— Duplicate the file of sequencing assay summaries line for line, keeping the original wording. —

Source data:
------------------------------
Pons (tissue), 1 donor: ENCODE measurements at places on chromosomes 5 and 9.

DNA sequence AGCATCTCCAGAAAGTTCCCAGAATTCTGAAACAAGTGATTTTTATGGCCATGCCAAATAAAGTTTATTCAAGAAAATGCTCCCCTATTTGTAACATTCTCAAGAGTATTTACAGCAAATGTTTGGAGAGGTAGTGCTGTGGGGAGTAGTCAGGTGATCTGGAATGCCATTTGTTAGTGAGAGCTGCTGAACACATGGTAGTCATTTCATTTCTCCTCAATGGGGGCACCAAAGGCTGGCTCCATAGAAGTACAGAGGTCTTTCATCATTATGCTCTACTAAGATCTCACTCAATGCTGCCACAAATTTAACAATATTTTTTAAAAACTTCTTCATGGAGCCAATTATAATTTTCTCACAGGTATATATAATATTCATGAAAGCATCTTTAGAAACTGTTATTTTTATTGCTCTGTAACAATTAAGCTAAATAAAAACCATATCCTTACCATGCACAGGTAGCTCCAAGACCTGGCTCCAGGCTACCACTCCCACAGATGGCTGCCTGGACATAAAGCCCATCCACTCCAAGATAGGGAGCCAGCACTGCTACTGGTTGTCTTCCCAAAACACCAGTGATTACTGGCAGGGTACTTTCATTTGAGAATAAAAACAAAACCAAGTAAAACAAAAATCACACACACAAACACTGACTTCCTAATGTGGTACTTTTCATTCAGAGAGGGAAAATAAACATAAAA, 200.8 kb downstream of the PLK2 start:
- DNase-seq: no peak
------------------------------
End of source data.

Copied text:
Pons (tissue), 1 donor: ENCODE measurements at places on chromosomes 5 and 9.

DNA sequence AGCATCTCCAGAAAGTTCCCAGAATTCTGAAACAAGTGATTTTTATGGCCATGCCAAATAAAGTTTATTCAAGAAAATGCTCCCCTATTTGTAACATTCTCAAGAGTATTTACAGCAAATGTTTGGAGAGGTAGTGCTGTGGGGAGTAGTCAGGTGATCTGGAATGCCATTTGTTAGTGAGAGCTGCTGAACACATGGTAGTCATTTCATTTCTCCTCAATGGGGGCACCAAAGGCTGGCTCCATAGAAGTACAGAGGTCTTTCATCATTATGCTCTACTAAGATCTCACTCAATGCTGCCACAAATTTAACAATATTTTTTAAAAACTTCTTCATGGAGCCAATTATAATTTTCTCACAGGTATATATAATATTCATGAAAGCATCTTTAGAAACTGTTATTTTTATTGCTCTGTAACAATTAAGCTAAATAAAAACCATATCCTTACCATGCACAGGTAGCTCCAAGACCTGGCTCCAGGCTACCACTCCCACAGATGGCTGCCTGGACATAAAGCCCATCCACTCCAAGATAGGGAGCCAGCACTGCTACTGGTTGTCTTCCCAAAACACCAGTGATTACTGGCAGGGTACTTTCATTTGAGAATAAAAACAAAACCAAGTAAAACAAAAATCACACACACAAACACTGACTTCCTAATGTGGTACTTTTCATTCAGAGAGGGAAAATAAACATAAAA, 200.8 kb downstream of the PLK2 start:
- DNase-seq: no peak